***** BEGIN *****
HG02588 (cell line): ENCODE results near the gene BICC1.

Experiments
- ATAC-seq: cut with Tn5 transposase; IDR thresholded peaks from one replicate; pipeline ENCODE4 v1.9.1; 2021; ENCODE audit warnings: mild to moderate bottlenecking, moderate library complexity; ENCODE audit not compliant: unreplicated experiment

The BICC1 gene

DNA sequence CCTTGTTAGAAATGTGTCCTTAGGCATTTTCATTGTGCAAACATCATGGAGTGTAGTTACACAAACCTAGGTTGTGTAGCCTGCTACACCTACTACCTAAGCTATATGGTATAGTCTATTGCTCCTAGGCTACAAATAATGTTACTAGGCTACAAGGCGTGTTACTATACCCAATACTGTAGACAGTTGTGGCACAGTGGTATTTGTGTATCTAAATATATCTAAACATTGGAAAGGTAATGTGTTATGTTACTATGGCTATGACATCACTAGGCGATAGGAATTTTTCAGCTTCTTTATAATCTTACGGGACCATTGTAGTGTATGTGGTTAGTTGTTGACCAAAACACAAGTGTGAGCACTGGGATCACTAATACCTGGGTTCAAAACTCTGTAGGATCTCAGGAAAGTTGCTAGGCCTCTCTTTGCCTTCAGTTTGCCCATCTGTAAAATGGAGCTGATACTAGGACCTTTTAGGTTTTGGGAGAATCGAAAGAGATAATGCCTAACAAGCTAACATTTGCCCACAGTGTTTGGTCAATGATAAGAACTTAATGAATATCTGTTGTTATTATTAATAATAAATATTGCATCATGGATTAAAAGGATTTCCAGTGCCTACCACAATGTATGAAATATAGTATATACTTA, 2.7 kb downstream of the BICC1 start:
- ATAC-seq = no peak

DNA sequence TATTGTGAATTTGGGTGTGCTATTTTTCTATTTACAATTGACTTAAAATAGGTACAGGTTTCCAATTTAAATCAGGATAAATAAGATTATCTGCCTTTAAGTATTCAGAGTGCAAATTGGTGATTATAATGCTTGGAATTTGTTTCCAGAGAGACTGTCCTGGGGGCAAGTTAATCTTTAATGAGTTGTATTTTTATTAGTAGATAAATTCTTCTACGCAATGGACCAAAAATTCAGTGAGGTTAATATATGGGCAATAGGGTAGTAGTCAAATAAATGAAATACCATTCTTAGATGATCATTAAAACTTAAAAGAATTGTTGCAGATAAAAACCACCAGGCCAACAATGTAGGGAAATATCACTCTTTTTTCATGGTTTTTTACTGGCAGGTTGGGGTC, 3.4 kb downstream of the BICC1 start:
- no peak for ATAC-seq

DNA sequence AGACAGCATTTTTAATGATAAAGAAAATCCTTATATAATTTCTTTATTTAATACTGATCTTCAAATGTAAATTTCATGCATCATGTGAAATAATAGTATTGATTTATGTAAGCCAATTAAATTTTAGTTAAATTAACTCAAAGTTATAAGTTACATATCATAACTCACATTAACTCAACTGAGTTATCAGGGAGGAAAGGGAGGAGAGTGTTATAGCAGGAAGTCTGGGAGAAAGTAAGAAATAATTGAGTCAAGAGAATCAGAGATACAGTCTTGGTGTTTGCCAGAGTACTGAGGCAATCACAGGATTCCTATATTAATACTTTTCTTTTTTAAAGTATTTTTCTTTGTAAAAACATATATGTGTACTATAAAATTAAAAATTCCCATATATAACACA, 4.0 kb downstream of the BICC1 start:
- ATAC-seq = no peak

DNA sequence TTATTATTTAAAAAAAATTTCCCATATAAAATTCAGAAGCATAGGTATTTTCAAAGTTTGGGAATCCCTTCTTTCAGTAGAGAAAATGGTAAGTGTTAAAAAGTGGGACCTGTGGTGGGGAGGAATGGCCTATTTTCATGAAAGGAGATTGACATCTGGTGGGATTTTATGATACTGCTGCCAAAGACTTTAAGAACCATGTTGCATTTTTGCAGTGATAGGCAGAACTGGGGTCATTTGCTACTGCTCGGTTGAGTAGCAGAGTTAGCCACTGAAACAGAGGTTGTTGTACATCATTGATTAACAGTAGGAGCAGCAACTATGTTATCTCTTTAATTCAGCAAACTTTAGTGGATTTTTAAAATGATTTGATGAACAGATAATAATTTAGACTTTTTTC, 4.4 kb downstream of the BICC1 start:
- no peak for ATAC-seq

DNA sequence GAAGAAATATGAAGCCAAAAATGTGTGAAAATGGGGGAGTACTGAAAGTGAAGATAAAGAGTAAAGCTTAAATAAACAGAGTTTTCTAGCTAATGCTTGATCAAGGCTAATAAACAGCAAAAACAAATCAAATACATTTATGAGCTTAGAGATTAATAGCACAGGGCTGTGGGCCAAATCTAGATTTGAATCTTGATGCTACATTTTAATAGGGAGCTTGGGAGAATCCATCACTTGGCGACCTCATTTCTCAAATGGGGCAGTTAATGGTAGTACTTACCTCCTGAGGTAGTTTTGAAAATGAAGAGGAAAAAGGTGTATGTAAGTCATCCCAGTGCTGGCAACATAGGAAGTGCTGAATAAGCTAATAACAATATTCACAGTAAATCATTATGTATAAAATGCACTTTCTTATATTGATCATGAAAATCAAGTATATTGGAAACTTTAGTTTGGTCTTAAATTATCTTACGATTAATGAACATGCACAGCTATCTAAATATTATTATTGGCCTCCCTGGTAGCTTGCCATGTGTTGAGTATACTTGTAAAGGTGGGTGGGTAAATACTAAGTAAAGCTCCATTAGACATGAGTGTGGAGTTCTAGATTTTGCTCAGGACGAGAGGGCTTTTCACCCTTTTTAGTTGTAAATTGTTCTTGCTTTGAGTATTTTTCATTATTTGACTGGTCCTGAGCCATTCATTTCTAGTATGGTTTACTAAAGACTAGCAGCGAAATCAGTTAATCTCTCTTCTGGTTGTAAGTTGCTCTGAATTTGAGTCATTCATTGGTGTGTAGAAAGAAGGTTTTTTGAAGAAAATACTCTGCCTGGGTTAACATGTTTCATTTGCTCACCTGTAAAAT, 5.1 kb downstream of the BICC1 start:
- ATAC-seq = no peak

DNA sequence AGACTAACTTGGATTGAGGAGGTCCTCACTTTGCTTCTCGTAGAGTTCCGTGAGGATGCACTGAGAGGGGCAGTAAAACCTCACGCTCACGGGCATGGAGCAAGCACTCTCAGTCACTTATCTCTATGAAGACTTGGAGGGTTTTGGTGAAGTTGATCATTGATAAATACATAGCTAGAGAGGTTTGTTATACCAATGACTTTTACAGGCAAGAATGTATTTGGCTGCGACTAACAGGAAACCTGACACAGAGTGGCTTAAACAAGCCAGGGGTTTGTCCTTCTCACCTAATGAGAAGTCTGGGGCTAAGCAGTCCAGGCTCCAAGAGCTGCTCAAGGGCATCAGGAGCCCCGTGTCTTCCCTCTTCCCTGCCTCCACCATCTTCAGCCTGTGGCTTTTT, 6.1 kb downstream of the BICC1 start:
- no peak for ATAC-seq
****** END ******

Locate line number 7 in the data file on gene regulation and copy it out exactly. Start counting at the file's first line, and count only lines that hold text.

DNA sequence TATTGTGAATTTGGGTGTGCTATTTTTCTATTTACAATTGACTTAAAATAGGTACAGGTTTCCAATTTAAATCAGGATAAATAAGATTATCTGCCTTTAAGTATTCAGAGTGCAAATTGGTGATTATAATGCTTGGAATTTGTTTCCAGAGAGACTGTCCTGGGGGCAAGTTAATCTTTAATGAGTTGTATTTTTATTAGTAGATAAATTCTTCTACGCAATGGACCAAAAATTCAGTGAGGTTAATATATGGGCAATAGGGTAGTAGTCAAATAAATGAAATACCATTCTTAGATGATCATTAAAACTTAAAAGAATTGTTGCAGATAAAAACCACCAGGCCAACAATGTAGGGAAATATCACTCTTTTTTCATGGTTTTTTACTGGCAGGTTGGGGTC, 3.4 kb downstream of the BICC1 start: